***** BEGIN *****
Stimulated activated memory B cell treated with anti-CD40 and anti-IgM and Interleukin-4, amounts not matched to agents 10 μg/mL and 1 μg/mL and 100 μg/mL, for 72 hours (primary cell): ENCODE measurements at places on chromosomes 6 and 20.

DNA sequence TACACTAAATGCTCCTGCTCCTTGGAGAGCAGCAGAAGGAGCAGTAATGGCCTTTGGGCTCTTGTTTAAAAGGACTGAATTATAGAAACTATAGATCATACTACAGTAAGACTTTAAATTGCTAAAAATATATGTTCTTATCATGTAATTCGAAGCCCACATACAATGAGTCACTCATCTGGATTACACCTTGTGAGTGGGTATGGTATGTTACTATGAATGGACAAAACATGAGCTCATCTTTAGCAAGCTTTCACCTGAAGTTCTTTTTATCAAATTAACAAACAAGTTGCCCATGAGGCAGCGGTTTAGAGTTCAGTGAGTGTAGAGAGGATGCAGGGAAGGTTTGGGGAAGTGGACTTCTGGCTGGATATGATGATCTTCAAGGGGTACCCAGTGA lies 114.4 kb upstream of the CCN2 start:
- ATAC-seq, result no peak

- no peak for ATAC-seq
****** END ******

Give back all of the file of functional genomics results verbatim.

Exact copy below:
Stimulated activated memory B cell treated with anti-CD40 and anti-IgM and Interleukin-4, amounts not matched to agents 10 μg/mL and 1 μg/mL and 100 μg/mL, for 72 hours (primary cell): ENCODE measurements at places on chromosomes 6 and 20.

DNA sequence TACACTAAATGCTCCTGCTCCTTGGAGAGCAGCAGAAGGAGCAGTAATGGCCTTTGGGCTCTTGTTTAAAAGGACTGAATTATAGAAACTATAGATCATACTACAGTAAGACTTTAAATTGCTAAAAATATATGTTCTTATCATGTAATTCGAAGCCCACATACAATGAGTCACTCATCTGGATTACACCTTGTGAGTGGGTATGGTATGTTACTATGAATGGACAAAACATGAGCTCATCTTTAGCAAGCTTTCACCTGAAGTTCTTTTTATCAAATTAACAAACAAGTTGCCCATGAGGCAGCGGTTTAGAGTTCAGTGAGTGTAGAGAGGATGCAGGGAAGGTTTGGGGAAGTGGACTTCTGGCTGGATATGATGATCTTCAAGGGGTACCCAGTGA lies 114.4 kb upstream of the CCN2 start:
- ATAC-seq, result no peak

- no peak for ATAC-seq